Before taking citalopram,
tell your doctor and pharmacist if you are allergic to citalopram, escitalopram (Lexapro), any other medications, or any of the ingredients in the citalopram product you are taking. Talk to your pharmacist or check the Medication Guide for a list of the ingredients.
tell your doctor if you are taking pimozide (Orap) or a monoamine oxidase (MAO) inhibitor such as isocarboxazid (Marplan), linezolid (Zyvox), phenelzine (Nardil), selegiline (Eldepryl, Emsam, Zelapar), or tranylcypromine (Parnate), or if you have stopped taking an MAO inhibitor within the past 14 days. Your doctor will probably tell you not to take citalopram. If you stop taking citalopram, you should wait at least 14 days before you start to take an MAO inhibitor.
you should know that citalopram is very similar to another SSRI, escitalopram (Lexapro). You should not take these two medications together.
tell your doctor and pharmacist what other prescription and nonprescription medications and vitamins you are taking or plan to take. Be sure to mention any of the following: amiodarone (Cordarone); anticoagulants ('blood thinners') such as warfarin (Coumadin, Jantoven); aspirin and other nonsteroidal anti-inflammatory drugs (NSAIDs) such as ibuprofen (Advil, Motrin) and naproxen (Aleve, Naprosyn); carbamazepine (Tegretol); cimetidine (Tagamet); cisapride (Propulsid); diuretics ('water pills); disopyramide (Norpace); dofetilide (Tikosyn); erythromycin (E.E.S. E-Mycin, Erythrocin); heparin; lithium (Eskalith, Lithobid); medications for anxiety, chronic pain, mental illness, Parkinson's disease, and seizures; medications for migraine headaches such as almotriptan (Axert), eletriptan (Relpax), frovatriptan (Frova), naratriptan (Amerge), rizatriptan (Maxalt), sumatriptan (Imitrex), and zolmitriptan (Zomig); methylene blue; metoprolol (Lopressor, Toprol XL); moxifloxacin (Avelox); omeprazole (Prilosec, Zegerid); other selective serotonin re-uptake inhibitors (SSRI) or serotonin–norepinephrine reuptake inhibitors (SNRI) medications; procainamide (Procanbid, Pronestyl); quinidine (Quinidex); sedatives; sibutramine (Meridia); sleeping pills; sotalol (Betapace); sparfloxacin (Zagam); thioridazine (Mellaril); tramadol (Ultram); tranquilizers; and tricyclic antidepressants such as amitriptyline (Elavil), amoxapine (Asendin), clomipramine (Anafranil), desipramine (Norpramin), doxepin (Adapin, Sinequan), imipramine (Tofranil), nortriptyline (Aventyl, Pamelor), protriptyline (Vivactil), and trimipramine (Surmontil). Your doctor may need to change the doses of your medications or monitor you carefully for side effects. Many other medications may also interact with citalopram, so be sure to tell your doctor about all the medications you are taking, even those that do not appear on this list.
tell your doctor what nutritional supplements and herbal products you are taking, especially products that contain St. John's wort or tryptophan.
tell your doctor if you or anyone in your family has or has ever had long QT syndrome (a rare heart problem that may cause irregular heartbeat, fainting, or sudden death) and if you use or have ever used street drugs or have overused prescription medications. Also tell your doctor if you are older than 60 years of age and if you have or have ever had a slow or irregular heartbeat, high blood pressure; bleeding problems; stroke; low levels of magnesium or potassium in your blood, a heart attack, heart failure (condition in which the heart cannot pump enough blood to other parts of the body) or other heart conditions; seizures; or kidney or liver disease. Also tell your doctor if you are experiencing severe vomiting, diarrhea, or sweating, or if you develop these symptoms at any time during your treatment.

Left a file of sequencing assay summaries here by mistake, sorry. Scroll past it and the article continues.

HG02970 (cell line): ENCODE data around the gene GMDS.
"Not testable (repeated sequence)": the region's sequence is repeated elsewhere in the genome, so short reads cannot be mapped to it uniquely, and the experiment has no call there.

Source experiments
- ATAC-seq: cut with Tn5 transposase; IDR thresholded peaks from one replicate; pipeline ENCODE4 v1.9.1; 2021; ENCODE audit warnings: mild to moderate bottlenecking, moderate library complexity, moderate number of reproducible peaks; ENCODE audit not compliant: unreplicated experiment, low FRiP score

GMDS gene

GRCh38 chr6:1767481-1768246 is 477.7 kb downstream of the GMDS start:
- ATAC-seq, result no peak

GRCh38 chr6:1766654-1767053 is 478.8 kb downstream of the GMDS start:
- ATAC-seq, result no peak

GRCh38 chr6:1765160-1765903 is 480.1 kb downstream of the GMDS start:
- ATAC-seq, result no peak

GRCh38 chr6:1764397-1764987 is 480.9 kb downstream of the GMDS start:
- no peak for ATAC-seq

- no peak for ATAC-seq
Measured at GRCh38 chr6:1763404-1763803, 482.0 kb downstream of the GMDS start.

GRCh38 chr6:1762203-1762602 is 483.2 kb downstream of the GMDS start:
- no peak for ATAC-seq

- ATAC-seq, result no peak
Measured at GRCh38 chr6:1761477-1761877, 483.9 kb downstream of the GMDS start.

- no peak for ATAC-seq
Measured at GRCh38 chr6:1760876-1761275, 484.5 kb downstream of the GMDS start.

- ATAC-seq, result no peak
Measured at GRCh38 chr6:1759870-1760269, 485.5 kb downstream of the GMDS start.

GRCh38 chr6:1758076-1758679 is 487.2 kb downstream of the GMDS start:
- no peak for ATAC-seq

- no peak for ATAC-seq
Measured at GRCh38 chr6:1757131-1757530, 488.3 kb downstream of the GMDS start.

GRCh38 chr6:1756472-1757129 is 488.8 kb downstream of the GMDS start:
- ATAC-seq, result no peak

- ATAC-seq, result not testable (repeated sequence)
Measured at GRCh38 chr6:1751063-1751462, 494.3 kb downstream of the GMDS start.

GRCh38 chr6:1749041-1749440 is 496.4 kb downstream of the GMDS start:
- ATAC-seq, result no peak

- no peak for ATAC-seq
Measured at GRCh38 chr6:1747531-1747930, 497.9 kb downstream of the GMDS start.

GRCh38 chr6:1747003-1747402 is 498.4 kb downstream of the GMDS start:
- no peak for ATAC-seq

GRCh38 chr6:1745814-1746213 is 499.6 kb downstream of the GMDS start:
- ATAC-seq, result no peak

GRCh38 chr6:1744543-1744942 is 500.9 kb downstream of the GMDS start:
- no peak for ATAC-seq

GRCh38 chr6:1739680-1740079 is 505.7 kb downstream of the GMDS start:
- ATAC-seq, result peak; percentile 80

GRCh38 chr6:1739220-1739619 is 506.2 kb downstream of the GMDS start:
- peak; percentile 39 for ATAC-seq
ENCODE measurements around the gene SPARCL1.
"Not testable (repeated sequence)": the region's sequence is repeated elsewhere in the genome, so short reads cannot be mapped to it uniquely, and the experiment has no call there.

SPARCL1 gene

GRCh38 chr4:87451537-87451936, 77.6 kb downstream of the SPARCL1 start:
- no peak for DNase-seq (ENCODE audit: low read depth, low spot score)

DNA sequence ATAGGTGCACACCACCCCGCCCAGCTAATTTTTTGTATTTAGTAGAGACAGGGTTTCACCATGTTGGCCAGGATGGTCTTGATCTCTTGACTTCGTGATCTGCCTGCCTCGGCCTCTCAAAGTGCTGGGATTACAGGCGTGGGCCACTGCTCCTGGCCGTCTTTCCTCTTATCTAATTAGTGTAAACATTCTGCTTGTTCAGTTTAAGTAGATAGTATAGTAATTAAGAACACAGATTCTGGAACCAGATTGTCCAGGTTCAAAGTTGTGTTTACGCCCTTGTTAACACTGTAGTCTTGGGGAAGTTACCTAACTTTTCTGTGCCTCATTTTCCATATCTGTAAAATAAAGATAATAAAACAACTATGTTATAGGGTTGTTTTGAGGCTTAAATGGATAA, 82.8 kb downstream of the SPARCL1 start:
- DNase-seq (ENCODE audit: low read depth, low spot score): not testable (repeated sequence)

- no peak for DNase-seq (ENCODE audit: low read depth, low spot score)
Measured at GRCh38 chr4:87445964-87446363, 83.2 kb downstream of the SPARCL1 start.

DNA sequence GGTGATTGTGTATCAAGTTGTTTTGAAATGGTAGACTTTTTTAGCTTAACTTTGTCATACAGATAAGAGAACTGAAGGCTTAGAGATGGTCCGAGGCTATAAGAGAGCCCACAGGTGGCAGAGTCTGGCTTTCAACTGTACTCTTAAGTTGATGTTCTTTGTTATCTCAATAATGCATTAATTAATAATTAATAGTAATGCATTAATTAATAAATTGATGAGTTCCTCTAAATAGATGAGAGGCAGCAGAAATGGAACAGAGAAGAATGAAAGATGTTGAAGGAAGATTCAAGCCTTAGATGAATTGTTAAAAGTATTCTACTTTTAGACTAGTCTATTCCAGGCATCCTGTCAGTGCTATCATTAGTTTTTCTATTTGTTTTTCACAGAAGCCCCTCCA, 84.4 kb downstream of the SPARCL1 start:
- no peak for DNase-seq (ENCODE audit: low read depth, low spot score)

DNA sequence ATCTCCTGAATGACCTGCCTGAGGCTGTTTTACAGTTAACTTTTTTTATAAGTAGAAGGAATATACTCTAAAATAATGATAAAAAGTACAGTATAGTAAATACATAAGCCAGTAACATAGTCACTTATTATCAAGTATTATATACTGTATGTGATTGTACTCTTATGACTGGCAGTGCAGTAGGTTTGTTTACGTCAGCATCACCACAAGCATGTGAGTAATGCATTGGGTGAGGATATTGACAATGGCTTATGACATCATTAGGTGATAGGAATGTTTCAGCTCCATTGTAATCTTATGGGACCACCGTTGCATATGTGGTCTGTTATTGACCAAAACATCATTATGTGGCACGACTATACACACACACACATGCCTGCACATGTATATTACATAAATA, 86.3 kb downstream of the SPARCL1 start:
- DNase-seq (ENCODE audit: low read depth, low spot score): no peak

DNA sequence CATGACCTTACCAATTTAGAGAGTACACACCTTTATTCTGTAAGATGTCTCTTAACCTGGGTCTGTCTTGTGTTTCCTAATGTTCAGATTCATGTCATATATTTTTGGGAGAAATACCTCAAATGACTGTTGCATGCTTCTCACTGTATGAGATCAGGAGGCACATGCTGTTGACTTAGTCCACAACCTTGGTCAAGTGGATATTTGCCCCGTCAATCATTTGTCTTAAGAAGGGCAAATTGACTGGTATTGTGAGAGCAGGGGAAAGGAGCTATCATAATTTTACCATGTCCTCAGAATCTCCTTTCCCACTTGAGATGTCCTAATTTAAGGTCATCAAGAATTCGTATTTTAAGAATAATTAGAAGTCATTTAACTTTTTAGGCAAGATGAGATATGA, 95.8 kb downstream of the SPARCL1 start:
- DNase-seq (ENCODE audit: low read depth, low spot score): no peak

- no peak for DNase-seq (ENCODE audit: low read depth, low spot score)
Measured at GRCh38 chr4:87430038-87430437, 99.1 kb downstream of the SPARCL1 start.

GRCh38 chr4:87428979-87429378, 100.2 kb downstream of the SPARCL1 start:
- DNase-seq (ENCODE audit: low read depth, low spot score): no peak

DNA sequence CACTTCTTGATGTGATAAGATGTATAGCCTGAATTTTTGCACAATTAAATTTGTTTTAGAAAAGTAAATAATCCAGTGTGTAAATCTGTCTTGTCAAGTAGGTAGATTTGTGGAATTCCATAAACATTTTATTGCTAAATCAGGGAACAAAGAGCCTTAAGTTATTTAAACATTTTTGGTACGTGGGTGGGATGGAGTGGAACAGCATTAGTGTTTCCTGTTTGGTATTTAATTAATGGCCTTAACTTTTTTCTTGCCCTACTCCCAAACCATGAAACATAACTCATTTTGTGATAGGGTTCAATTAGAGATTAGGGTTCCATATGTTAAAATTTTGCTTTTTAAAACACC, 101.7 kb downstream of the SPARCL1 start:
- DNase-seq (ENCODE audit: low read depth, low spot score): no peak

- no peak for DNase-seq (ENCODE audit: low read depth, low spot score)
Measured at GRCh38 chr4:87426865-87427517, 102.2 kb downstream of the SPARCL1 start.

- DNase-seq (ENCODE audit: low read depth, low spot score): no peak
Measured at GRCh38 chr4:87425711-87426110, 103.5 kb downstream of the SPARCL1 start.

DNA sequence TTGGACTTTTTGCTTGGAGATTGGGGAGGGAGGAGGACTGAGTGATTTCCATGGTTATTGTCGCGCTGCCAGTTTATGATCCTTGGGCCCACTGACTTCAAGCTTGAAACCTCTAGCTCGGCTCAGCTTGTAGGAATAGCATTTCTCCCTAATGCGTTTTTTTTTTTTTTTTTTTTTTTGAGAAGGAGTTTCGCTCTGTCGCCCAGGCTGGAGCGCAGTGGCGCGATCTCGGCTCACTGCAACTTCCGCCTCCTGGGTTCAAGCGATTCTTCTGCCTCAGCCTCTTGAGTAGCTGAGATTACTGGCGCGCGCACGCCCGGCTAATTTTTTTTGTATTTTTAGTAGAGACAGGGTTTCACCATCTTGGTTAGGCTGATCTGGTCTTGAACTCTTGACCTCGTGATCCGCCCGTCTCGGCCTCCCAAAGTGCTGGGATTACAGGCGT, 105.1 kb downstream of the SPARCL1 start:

tell your doctor if you are pregnant, especially if you are in the last few months of your pregnancy, or if you plan to become pregnant or are breast-feeding. If you become pregnant while taking citalopram, call your doctor. Citalopram may cause problems in newborns following delivery if it is taken during the last months of pregnancy.
you should know that citalopram may make you drowsy. Do not drive a car or operate machinery until you know how this medication affects you.
talk to your doctor about the safe use of alcoholic beverages during your treatment with citalopram. Alcohol can make the side effects of citalopram worse.
you should know that citalopram may cause angle-closure glaucoma (a condition where the fluid is suddenly blocked and unable to flow out of the eye causing a quick, severe increase in eye pressure which may lead to a loss of vision). Talk to your doctor about having an eye examination before you start taking this medication. If you have nausea, eye pain, changes in vision, such as seeing colored rings around lights, and swelling or redness in or around the eye, call your doctor or get emergency medical treatment right away.